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Territory mostly in northeast Africa, ruled since 2011 by the Jumhūrīyat Miṣr al-ʿArabīyah

Egypt (Arabic: مِصر‎ Miṣr, Egyptian Arabic: مَصر‎ Maṣr), officially the Arab Republic of Egypt, is a country spanning the northeast corner of Africa and southwest corner of Asia by a land bridge formed by the Sinai Peninsula. Egypt is a Mediterranean country bordered by the Gaza Strip and Israel to the northeast, the Gulf of Aqaba to the east, the Red Sea to the east and south, Sudan to the south and Libya to the west. Across the Gulf of Aqaba lies Jordan, and across from the Sinai Peninsula lies Saudi Arabia, although Jordan and Saudi Arabia do not share a land border with Egypt.

Geographical type: Territory

Latitude: 26° N — Longitude: 30° E

Area: 1,010,408 km²

ISO 3166-2 code: EG

Measures of Freedom

Egypt | Freedom House, Freedom in the World 2024
2016: Status: Not Free, Aggregate Score: 27, Political Rights: 6, Civil Liberties: 5
President Abdel Fattah al-Sisi continued to wield both executive and legislative powers in 2015, with no elected legislature in place since the July 2013 coup against then president Mohamed Morsi, which also dissolved the parliament. Legislative elections were finally held in late 2015 following a brief and tightly managed campaign period. The new, overwhelmingly progovernment parliament was scheduled to hold its first session in early 2016.
Human Freedom Index [PDF], The Human Freedom Index 2023: A Global Measurement of Personal, Civil, and Economic Freedom
2021: 4.24, Rank: 159, Personal freedom: 3.36, Economic freedom: 5.47
Level of Economic Freedom, Economic Freedom of the World
2014: 6.05, Rank: 129


Trump’s Support and Praise of Despots Is Central to the U.S. Tradition, Not a Deviation From It, by Glenn Greenwald, 2 May 2017
Discusses recent criticism of Donald Trump that claims that his foreign policy towards known dictators and tyrants constitutes a major shift, when in fact that has been standard U.S. policy since at least the end of World War II
In 2009, then-Secretary of State Hillary Clinton actually said of the murderous Egyptian dictator supported by the U.S.: "I really consider President and Mrs. Mubarak to be friends of my family." When Egypt's defense minister, Gen. Abdel-Fattah el-Sisi, overthrew that country's first elected government, Clinton's successor, John Kerry, hailed him for "restoring democracy," and as Sisi became more brutal and repressive, the Obama administration lavished him with more weapons and money.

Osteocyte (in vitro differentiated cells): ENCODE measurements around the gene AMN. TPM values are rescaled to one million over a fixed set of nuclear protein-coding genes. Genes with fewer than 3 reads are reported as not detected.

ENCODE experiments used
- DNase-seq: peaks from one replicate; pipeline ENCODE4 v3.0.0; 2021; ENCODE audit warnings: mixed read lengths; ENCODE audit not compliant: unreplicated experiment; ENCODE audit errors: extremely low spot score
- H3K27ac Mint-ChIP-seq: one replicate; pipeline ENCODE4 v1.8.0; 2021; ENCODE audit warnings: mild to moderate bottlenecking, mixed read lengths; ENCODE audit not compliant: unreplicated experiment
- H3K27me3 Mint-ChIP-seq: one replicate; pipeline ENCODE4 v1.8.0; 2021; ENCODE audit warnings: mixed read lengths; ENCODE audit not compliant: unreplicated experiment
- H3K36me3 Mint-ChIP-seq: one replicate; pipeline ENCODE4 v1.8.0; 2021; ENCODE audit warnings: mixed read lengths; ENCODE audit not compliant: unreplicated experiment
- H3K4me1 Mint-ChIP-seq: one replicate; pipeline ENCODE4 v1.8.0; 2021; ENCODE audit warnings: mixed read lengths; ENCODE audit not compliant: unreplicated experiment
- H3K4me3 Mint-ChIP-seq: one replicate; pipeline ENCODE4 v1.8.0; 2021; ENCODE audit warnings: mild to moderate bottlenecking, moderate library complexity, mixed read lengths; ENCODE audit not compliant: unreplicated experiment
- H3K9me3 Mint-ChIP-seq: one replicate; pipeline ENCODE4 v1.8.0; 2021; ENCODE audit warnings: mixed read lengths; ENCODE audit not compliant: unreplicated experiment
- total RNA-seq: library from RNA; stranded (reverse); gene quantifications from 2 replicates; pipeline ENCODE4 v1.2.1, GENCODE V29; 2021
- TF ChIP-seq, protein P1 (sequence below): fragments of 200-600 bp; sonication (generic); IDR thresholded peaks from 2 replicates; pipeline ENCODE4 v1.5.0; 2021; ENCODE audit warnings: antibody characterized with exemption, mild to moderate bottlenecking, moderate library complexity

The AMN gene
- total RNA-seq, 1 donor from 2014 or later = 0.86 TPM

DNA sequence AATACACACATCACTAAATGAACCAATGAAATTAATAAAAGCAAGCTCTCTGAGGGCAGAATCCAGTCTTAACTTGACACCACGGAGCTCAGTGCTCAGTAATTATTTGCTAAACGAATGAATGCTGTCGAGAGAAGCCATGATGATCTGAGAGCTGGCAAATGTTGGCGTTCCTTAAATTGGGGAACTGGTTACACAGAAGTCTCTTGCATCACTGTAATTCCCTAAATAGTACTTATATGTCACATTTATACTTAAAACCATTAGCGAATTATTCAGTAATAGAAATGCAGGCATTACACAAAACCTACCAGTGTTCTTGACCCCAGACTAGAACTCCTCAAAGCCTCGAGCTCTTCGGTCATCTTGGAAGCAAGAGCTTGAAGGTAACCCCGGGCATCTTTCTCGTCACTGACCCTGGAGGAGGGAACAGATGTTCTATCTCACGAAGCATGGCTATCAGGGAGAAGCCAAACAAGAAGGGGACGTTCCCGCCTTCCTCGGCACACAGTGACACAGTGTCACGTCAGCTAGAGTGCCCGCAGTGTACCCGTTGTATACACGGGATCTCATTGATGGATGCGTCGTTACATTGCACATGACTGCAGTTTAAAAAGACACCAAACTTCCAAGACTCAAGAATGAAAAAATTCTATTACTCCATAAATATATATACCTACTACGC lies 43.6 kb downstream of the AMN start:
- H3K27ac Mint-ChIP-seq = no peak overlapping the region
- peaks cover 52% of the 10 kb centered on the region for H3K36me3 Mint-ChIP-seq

U.S.-Egyptian "Historic Partnership" Reeks with Hypocrisy, by Sheldon Richman, 25 Jun 2014
Examines events in Egypt from the 2011 revolution that ousted Hosni Mubarak to the 2013 coup d'état that removed Mohamed Morsi and the 2014 announcement by the Obama administration of continued military support for General el-Sisi
[In] 2011, ... Egyptians took to the streets to demand an end to the decades-long dictatorship of Hosni Mubarak ... Mubarak's despicable human-rights record, ... was documented in State Department reports ... The Egyptian people's uprising led to their first elections and a victory for candidates associated with the Muslim Brotherhood ... The administration of President Mohammed Morsi (June 2012 – July 2013) was marred by repression ... All this was topped off this past spring by the election of former general Abdel Fattah el-Sisi as president, with a suspicious 95 percent of the vote.
Related Topic: Israel
U.S. Foreign Policy Is a Shambles, by Sheldon Richman, 7 Jan 2014
Examines the 2014 status of United States foreign policy in various Middle East countries
The Obama administration ... stuck with hated military dictator and ally Hosni Mubarak until the bitter end and even then tried to have his second-in-command and torturer in chief, Omar Suleiman, take over when Mubarak was finished ... a fledgling democracy (whatever its imperfections) began to sprout wings. The Obama administration praised Egyptian democratic aspirations, but when the military deposed President Muhammad Morsi last year, the administration sided with the coup makers — although it could not use the word coup, for that would require stopping the annual $1.5 billion payment to the Egyptian military.

Cartoons and Comic Strips

U.S. Weapons Sent to Egypt to Foster Regional Democracy, by Matt Davies, 11 Feb 2011

The introductory paragraph uses material from the Wikipedia article "Egypt" as of 24 Sep 2018, which is released under the Creative Commons Attribution-Share-Alike License 3.0.